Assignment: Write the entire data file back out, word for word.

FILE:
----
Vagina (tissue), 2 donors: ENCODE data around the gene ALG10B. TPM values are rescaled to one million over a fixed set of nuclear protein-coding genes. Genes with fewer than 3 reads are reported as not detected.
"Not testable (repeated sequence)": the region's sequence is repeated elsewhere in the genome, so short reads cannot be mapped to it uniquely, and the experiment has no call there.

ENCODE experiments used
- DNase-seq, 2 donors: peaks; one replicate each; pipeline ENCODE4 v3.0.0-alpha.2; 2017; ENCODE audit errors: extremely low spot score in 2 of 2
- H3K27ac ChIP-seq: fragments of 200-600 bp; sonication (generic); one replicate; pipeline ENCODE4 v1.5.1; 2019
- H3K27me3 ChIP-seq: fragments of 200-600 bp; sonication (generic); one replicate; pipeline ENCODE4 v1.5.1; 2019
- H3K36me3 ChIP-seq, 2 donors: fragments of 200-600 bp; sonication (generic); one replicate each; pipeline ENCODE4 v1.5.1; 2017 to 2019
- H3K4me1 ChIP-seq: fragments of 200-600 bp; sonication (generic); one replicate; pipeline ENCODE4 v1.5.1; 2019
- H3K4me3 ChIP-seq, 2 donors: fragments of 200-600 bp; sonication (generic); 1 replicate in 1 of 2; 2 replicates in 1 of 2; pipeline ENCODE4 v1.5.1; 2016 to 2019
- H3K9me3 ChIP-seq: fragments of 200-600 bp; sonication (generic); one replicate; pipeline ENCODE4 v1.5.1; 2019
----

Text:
Vagina (tissue), 2 donors: ENCODE data around the gene ALG10B. TPM values are rescaled to one million over a fixed set of nuclear protein-coding genes. Genes with fewer than 3 reads are reported as not detected.
"Not testable (repeated sequence)": the region's sequence is repeated elsewhere in the genome, so short reads cannot be mapped to it uniquely, and the experiment has no call there.

ENCODE experiments used
- DNase-seq, 2 donors: peaks; one replicate each; pipeline ENCODE4 v3.0.0-alpha.2; 2017; ENCODE audit errors: extremely low spot score in 2 of 2
- H3K27ac ChIP-seq: fragments of 200-600 bp; sonication (generic); one replicate; pipeline ENCODE4 v1.5.1; 2019
- H3K27me3 ChIP-seq: fragments of 200-600 bp; sonication (generic); one replicate; pipeline ENCODE4 v1.5.1; 2019
- H3K36me3 ChIP-seq, 2 donors: fragments of 200-600 bp; sonication (generic); one replicate each; pipeline ENCODE4 v1.5.1; 2017 to 2019
- H3K4me1 ChIP-seq: fragments of 200-600 bp; sonication (generic); one replicate; pipeline ENCODE4 v1.5.1; 2019
- H3K4me3 ChIP-seq, 2 donors: fragments of 200-600 bp; sonication (generic); 1 replicate in 1 of 2; 2 replicates in 1 of 2; pipeline ENCODE4 v1.5.1; 2016 to 2019
- H3K9me3 ChIP-seq: fragments of 200-600 bp; sonication (generic); one replicate; pipeline ENCODE4 v1.5.1; 2019